Monday, May 12, 2014

Tunnel vision

Blog reader Karen Henry sent in a great illustration of why you should not limit yourself when doing database searches.

“I was reminded once again this morning the pitfalls of "tunnel vision" in genealogy. I had been so focused on a few counties in Georgia and rummaging through their historic papers, that I almost missed a very important story. One of my husband's ancestors died shortly after the civil war ended, which he served in for 4 years. He died not long after the war, and without ever having evidence, I had assumed it was most likely a war related injury or illness. Imagine my surprise when I went to narrow down my search results on a newspaper archive site, when I caught a glimpse of the relatives name and the county he lived in a paper from Ohio! As it turned out, he was involved in a knife fight with another man, killing the other man, and was caught before he could escape. Not exactly a wonderful family story, but now I know he didn't die in the war, but possibly from wounds in that fight, or even being hanged for murder. I will still have to narrow searches down for the more common names, but before I do that a lot more sparingly now. I think a great tip for new researchers would be to not only search by name, but search with the name + county/town/city and not have the tunnel vision I had.”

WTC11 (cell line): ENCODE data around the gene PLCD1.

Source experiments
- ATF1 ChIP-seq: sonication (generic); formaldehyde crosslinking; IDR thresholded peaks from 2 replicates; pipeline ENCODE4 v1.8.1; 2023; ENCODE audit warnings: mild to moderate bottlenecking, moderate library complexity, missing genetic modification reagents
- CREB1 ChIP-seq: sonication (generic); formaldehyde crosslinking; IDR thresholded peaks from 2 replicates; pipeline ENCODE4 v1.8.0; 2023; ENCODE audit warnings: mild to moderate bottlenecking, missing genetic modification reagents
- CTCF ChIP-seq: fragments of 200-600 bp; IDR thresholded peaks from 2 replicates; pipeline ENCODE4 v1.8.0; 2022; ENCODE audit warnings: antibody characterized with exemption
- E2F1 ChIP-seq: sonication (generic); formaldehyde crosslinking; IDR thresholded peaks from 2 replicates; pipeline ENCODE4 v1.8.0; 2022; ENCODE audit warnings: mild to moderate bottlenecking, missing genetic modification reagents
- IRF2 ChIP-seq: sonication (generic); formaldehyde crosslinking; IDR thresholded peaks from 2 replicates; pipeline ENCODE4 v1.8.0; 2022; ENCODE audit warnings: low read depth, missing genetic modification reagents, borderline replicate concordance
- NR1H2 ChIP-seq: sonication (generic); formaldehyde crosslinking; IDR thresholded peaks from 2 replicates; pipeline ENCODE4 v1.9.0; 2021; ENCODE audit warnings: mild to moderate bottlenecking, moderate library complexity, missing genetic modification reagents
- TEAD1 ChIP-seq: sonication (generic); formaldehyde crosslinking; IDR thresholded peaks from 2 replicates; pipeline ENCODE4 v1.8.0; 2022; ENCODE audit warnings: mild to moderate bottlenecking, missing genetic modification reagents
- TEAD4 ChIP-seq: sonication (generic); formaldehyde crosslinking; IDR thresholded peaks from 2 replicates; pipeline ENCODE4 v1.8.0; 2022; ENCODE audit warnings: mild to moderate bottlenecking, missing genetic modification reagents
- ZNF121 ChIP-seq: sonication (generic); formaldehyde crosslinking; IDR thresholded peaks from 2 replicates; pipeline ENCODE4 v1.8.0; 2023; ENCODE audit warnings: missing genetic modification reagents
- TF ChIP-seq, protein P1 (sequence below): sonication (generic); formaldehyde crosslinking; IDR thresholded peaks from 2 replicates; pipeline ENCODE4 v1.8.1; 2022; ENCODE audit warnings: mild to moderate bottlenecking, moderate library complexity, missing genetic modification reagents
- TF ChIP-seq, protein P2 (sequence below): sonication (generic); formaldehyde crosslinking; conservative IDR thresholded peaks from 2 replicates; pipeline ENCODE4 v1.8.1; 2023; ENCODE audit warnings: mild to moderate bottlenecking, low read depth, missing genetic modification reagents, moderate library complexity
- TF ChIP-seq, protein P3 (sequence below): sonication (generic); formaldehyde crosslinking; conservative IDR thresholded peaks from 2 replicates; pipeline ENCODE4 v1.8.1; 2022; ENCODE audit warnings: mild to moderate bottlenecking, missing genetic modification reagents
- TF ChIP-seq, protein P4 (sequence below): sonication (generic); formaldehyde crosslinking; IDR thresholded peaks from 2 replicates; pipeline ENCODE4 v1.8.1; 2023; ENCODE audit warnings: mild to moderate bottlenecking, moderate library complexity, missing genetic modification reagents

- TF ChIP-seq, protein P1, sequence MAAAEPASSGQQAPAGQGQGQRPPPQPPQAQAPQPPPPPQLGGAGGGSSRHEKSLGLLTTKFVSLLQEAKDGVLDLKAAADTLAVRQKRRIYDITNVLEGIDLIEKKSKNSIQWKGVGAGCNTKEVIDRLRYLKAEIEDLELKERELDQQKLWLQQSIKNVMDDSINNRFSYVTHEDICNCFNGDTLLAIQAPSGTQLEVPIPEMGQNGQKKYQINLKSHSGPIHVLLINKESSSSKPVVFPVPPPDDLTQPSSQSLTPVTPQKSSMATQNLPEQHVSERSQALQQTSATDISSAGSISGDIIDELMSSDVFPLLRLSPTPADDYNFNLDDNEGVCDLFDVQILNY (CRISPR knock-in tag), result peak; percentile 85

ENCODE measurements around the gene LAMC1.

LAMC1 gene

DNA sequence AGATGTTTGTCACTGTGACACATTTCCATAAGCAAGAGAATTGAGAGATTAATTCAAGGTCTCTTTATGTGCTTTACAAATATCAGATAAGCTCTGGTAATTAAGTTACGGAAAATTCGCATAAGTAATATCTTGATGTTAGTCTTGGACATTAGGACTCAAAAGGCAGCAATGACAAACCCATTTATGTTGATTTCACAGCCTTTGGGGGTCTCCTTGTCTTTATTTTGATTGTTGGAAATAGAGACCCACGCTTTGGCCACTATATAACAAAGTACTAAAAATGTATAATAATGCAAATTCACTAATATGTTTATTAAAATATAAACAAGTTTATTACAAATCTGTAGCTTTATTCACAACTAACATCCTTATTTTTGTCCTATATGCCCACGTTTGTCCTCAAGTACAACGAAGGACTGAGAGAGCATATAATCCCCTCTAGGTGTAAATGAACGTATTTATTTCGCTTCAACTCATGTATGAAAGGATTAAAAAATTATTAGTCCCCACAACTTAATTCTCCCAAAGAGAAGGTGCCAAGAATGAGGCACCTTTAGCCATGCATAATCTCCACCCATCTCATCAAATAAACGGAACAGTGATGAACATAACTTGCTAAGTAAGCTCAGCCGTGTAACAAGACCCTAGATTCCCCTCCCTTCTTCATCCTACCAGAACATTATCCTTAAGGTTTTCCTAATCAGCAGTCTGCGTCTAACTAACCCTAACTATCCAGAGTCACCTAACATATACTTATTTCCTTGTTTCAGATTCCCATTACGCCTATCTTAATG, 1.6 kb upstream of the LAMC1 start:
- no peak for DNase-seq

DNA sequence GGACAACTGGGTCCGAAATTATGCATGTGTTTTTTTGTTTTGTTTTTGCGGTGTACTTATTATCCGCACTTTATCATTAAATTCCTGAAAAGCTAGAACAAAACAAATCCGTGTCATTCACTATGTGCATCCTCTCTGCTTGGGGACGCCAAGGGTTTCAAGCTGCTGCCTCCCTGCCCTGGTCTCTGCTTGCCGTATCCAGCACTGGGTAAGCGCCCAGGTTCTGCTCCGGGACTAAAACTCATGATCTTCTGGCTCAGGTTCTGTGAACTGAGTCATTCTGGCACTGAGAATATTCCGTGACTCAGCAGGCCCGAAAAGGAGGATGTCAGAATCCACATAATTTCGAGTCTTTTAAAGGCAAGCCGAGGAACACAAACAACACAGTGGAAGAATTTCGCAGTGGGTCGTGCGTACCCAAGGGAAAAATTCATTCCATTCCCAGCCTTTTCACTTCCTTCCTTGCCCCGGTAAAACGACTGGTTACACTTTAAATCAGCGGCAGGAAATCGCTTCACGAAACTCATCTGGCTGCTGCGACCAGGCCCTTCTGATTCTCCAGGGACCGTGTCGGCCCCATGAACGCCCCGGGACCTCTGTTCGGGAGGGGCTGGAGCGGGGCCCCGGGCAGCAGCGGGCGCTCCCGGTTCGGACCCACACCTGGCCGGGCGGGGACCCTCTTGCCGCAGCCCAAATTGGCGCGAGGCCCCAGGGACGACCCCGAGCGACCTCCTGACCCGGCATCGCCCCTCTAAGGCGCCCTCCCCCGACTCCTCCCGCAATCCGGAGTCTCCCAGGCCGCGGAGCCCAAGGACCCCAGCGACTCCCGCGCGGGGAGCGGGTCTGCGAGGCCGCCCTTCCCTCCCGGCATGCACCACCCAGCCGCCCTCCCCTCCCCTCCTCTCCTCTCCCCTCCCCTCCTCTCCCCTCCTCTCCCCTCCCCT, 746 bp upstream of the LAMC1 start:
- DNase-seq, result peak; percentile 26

When I do database searches I always start using the tightest search parameters as possible.  I then slowly expand the search outward.  This gives me complete control over the searches and it keeps my hits to a minimum.  I don’t start my search using very broad search terms because I will get a gazillion hits that I will have to wade through.  However, as Karen’s story illustrates quite well, when you are not getting good hits it is important to broaden your search to areas you initially didn’t consider.  Your ancestor might be in a totally different place than where you think he should have been.


Copyright © 2014 Michele Simmons Lewis

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